LHCb top asymmetry

Lead Research Organisation: University of Liverpool
Department Name: Physics

Abstract

The Large Hadron Collider is the most powerful particle accelerator ever constructed. LHCb, one of its four major experiments, provides unique detector coverage of proton beam collisions. Specialised for particle identification, utilising advanced tracking and mass determination; the full detector is layered perpendicular to the beams in one 'forward' direction from the interaction point, where the incoming beams define the forward-backward axis. As a result, LHCb can contribute to unprecedented forward region studies.
Matter and antimatter are frequently produced together from the energies accessible in accelerator experiments. Quarks, the building blocks of subatomic matter making up protons, are produced alongside anti-quarks in high energy interactions. The expected angular distributions of the particles being emitted differs between matter and anti-matter; quarks tend to fall closer to the beam-line by comparison. Measuring the direction of these pairs allows us to quantify the differences, or asymmetry, between matter and antimatter.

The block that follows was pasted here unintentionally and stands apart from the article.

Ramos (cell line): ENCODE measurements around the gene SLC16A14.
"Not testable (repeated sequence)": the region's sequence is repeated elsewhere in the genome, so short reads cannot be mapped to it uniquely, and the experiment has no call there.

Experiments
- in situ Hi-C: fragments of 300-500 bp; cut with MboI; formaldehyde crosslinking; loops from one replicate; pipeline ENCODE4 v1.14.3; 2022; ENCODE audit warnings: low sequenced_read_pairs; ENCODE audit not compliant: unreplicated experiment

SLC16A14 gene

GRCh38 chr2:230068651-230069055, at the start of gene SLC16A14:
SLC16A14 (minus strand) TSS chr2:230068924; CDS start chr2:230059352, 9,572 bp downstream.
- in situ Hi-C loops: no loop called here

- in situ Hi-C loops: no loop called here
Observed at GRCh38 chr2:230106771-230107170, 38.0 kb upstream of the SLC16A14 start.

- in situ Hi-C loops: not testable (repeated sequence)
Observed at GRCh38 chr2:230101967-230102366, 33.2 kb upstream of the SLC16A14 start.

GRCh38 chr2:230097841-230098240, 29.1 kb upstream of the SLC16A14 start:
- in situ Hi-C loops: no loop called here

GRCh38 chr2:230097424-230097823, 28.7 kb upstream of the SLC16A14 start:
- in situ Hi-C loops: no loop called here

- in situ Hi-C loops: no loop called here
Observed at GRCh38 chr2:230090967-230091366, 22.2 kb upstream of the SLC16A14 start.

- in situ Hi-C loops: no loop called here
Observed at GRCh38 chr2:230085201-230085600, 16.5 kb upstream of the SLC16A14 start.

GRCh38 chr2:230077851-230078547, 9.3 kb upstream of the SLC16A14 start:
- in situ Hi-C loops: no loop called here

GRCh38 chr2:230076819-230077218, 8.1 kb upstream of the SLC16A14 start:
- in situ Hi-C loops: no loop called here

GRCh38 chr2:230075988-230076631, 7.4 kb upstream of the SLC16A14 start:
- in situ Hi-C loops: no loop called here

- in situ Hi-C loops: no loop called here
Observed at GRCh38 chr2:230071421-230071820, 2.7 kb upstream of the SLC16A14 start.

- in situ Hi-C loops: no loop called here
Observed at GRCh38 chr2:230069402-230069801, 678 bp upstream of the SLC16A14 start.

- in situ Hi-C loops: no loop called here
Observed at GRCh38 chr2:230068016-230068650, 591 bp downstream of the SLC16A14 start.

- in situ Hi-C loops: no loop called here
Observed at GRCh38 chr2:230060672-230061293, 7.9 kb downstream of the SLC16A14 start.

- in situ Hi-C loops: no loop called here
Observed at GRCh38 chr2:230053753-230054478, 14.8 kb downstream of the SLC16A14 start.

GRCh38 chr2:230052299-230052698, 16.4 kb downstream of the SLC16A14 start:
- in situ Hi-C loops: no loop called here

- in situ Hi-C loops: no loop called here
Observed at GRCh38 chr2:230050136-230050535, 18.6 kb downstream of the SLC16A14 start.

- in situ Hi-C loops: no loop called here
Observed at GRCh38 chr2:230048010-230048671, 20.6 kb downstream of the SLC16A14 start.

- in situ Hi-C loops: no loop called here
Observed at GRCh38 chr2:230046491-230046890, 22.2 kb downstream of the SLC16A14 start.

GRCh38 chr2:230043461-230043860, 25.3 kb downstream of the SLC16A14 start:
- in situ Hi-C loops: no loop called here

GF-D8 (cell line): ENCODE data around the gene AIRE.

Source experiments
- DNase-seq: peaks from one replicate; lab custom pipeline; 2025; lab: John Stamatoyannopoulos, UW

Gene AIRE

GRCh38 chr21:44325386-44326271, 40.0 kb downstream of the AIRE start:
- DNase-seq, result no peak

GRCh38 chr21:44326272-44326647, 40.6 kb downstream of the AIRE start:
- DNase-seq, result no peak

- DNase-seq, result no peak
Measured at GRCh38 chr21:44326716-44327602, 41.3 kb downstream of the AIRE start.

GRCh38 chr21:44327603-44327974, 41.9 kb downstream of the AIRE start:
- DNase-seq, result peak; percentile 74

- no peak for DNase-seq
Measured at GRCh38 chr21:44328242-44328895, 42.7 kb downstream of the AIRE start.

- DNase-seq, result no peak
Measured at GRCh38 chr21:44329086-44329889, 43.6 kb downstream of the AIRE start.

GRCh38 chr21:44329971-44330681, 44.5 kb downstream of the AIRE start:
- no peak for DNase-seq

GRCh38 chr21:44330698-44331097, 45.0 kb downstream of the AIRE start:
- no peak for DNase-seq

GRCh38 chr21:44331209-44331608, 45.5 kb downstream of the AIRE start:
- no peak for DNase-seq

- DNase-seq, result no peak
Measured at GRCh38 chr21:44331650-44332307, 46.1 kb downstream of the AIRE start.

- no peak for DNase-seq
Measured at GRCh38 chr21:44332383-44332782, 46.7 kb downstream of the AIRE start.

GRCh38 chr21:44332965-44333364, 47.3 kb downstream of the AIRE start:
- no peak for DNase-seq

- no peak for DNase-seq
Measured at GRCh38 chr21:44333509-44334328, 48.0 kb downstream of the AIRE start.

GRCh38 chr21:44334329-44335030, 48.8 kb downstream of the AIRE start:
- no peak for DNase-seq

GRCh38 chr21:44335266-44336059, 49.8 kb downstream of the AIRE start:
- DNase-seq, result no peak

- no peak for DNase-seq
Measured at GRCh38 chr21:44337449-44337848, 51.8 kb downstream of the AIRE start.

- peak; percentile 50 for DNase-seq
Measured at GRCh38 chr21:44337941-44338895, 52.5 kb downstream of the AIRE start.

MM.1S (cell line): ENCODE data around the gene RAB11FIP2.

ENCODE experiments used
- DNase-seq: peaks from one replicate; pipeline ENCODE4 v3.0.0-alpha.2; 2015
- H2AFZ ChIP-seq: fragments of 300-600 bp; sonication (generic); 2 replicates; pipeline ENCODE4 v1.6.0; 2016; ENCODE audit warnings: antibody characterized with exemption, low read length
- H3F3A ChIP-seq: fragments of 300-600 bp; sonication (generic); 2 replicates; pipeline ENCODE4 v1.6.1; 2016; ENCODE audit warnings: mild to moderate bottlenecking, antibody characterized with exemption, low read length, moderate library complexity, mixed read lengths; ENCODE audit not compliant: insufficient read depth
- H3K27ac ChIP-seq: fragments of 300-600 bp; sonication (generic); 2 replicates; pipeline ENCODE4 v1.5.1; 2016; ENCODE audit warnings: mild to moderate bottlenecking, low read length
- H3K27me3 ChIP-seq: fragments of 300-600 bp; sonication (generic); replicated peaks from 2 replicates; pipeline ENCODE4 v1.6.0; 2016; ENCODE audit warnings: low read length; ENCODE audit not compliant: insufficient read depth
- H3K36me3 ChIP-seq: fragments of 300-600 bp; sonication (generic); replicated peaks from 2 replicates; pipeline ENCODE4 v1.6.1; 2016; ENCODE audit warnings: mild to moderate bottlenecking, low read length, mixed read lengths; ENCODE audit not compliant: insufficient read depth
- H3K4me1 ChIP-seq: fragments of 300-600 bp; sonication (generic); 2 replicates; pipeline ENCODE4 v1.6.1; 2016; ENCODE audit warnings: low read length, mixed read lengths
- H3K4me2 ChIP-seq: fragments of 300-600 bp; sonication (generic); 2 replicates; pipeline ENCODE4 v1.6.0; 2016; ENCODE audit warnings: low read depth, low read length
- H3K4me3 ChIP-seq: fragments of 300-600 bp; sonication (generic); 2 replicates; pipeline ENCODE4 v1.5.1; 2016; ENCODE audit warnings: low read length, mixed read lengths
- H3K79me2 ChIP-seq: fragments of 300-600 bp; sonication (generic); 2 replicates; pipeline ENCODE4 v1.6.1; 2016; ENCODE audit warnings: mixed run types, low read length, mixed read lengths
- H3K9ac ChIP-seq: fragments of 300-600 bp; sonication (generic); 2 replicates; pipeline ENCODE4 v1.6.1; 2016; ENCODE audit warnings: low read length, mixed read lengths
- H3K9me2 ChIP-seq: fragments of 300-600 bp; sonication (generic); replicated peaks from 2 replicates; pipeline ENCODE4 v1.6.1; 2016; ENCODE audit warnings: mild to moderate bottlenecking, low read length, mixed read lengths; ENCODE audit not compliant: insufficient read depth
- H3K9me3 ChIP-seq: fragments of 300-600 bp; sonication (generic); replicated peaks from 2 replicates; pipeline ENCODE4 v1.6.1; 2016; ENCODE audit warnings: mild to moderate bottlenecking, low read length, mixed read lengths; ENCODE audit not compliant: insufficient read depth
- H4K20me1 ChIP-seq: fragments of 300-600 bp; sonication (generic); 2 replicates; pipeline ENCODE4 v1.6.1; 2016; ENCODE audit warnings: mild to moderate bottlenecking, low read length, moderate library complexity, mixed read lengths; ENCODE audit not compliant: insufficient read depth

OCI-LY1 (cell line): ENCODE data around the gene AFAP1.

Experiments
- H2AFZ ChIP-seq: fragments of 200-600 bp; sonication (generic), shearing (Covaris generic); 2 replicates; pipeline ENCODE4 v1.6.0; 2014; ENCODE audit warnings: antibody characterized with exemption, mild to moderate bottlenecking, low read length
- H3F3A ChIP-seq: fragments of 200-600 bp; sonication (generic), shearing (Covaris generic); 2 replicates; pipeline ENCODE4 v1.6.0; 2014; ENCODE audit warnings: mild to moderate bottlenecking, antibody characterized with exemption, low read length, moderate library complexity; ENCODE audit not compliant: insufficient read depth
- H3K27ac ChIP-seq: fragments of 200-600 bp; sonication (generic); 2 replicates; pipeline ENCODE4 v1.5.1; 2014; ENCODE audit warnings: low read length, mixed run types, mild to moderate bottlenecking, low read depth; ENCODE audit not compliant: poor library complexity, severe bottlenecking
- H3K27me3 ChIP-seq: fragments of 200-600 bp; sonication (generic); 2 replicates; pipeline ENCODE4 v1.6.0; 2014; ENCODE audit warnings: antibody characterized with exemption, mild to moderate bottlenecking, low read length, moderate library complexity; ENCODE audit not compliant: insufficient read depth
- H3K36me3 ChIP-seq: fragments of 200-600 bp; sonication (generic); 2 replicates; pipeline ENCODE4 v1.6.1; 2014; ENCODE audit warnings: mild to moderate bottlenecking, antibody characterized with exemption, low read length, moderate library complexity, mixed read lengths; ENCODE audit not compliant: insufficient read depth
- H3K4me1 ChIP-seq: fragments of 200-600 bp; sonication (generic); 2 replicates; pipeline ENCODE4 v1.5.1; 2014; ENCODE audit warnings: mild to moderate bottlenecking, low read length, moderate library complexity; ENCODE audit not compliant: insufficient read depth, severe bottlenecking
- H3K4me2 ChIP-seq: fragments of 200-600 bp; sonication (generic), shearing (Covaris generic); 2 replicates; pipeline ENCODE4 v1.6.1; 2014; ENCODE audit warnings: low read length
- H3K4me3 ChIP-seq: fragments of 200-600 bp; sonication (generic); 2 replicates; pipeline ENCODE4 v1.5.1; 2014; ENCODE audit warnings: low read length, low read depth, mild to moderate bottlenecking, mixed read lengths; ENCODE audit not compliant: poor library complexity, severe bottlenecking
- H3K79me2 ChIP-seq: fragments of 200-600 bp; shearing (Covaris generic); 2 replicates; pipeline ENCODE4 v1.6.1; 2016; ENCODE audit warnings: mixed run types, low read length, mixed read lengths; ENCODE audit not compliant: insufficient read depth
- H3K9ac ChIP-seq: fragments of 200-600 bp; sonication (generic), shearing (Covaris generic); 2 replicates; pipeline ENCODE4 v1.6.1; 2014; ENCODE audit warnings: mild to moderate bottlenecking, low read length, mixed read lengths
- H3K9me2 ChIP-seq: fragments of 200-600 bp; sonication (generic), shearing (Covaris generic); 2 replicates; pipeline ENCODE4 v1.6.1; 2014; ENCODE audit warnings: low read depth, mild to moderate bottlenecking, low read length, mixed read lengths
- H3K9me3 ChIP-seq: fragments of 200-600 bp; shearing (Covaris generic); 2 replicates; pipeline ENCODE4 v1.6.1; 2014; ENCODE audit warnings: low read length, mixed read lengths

The top quark has a very short lifetime, so any measurable asymmetry would rely on charge reconstruction through its decay products. Only accessible through quantum mechanical interference, the mechanism for the asymmetry, predicted to be largest in the forward region, is sensitive to new physics. Top quarks are the heaviest known fundamental particle, making them, too, particularly sensitive. As a result, they are anticipated to play a key role in physics beyond the Standard Model.
LHCb observed top production through decays to a bottom quark and a muon using Run I data, becoming the fifth experiment to observe top production and the first in the forward region. In performing angular differential cross section measurements for top and anti-top, this analysis will probe the production asymmetry in this same channel using Run II data. The resultant fourfold increase in statistics and improved to signal to background ratio may determine if first signs of new physics appear.

Publications

10 25 50

Studentship Projects

Project Reference Relationship Related To Start End Student Name
ST/N504142/1 01/10/2015 30/09/2020
1796908 Studentship ST/N504142/1 01/10/2016 31/03/2020 James Vincent Mead